Q: You produced three of Michael Jackson's biggest albums: Off the Wall, Thriller and Bad. Where were you on June 25, 2009, when you got the news that he had died?
A: I was coming back from a film festival in Shanghai and we stopped in Luxembourg, where Grand Duke Henri had a band greet us at the airport. On the way into town they said, "By the way, Quincy, Farrah Fawcett, Ed McMahon and Michael Jackson just died today," and it was like a shotgun went off in my head. They were all friends of mine.
Q: Did you know Michael was addicted to prescription pills?
Q: What did you love about Michael?
A: I loved his essence, his perception, his drive. He had a lot of stuff. Michael was smart, too. He'd study all the giants of the past, from Fred Astaire to Gene Kelly to Bojangles to Sammy Davis.
Q: I read that one of the highlights of your career is working on the 1966 live album, Sinatra at the Sands.
A: That's as good as it gets. You know Sinatra also had the best songs ever written. He had the best arrangements that ever worked and the best bands. He had the best voice. He had the drama. He had the acting chops [to play] the drama in his songs. He had everything.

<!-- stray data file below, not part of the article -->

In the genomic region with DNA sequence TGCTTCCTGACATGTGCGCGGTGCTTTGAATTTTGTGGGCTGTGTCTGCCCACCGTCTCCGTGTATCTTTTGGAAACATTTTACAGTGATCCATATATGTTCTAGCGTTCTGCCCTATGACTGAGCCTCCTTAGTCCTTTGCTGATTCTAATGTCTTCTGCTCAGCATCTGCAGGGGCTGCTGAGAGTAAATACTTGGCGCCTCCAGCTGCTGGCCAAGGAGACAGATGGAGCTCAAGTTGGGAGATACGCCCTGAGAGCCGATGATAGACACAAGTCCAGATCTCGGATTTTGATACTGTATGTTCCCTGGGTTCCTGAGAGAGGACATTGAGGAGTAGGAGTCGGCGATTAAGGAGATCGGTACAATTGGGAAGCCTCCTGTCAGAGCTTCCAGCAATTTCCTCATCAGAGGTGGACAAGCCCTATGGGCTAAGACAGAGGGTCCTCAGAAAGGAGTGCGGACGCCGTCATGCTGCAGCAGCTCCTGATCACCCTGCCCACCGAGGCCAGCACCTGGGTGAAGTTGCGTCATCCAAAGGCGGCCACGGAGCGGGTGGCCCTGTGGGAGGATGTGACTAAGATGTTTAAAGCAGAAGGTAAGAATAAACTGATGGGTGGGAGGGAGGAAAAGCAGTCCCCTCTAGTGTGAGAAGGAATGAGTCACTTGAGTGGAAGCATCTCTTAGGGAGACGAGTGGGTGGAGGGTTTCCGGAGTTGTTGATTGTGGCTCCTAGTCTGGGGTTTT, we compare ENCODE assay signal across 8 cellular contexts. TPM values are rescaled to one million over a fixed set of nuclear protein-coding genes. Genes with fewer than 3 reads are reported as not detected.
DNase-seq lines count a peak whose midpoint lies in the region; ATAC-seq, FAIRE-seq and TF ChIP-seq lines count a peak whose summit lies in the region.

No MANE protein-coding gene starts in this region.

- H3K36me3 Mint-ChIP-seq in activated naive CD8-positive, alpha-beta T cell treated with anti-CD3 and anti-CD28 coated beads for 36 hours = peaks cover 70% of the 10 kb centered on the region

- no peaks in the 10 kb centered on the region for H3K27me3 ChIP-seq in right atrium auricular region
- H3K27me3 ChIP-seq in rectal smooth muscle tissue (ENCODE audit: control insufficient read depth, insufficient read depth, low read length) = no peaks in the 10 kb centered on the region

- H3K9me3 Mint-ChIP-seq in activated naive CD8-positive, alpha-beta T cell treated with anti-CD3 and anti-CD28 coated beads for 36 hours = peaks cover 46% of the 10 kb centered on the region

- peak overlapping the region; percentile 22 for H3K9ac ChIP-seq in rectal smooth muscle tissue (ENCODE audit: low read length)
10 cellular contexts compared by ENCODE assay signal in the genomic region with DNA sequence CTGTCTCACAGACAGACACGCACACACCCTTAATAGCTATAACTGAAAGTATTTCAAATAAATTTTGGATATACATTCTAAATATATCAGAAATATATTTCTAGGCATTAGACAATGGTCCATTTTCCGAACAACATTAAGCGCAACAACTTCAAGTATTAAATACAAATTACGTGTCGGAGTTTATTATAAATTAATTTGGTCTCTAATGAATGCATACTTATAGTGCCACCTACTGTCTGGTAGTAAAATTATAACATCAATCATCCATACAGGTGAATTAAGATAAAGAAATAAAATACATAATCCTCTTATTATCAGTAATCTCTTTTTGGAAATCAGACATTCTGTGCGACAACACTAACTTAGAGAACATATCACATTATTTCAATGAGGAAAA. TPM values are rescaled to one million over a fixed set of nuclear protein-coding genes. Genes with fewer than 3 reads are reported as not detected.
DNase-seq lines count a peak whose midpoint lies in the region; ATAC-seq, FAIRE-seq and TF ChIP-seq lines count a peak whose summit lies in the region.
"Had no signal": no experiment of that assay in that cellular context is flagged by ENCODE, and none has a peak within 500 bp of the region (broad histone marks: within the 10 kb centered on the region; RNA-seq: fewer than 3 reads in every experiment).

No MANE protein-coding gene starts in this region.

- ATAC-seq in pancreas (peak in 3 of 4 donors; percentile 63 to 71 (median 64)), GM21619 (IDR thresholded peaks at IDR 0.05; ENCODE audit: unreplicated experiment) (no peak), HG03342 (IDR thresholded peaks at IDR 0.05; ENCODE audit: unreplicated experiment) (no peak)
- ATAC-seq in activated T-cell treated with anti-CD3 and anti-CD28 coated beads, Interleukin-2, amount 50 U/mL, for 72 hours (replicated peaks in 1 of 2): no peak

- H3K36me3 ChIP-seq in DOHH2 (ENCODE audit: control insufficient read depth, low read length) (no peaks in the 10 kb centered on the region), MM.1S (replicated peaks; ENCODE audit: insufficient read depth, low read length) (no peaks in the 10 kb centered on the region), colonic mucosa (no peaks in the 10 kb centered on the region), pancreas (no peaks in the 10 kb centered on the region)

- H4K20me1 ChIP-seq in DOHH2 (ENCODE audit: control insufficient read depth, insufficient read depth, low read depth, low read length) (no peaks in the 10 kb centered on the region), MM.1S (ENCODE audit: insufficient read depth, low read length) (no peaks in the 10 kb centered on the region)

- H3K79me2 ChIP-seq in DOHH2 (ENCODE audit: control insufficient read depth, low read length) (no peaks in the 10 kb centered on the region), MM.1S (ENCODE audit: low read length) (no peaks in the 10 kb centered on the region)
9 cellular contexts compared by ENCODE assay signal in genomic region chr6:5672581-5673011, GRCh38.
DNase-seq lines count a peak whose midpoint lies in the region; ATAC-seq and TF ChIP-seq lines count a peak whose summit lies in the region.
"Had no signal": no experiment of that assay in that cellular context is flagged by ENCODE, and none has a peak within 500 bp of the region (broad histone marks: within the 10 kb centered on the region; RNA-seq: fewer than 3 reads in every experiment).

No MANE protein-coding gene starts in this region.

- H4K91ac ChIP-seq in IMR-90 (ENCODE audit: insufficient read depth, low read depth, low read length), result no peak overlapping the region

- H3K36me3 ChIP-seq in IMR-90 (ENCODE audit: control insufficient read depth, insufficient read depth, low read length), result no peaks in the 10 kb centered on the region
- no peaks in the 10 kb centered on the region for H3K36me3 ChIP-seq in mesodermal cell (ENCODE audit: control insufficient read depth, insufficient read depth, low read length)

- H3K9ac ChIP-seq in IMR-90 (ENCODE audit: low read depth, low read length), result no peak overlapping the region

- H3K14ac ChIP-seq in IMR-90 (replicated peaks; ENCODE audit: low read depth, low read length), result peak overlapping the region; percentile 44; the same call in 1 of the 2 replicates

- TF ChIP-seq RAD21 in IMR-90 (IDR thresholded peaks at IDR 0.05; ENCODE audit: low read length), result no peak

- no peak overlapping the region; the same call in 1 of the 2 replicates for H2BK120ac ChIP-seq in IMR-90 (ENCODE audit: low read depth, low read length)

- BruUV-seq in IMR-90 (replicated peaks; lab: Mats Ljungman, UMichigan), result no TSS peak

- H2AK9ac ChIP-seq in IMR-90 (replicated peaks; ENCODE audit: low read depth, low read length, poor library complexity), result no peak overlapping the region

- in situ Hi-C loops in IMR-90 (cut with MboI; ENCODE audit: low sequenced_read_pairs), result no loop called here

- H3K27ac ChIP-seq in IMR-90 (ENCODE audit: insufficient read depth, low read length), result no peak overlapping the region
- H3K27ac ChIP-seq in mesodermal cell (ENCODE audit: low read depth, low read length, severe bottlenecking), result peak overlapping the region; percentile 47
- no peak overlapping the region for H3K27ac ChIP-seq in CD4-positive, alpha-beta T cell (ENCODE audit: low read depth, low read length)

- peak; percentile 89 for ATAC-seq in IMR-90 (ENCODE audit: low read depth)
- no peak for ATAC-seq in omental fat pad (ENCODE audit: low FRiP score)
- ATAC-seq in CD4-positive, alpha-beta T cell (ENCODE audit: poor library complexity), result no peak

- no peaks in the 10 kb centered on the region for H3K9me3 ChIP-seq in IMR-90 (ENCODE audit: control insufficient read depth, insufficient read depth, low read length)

And Frank singlehandedly changed racism in Vegas. It was so racist back then Nat Cole and Harry Belafonte, Lena Horne too, had to eat in the kitchen, and stay across town. They couldn't go in the casino. This is in '64! And when Frank invited us [Basie and his orchestra, conducted by Jones] to Vegas, he put "guys" with each member of the band and said, "If anybody looks at them funny, break both their legs."
Q: Do you have any unfulfilled ambitions?
A: Not many. I've got some projects I want to do. I'd like to write more songs. I did a lot of orchestration but I didn't write as many songs as I would've wanted to write. But I'll get to it.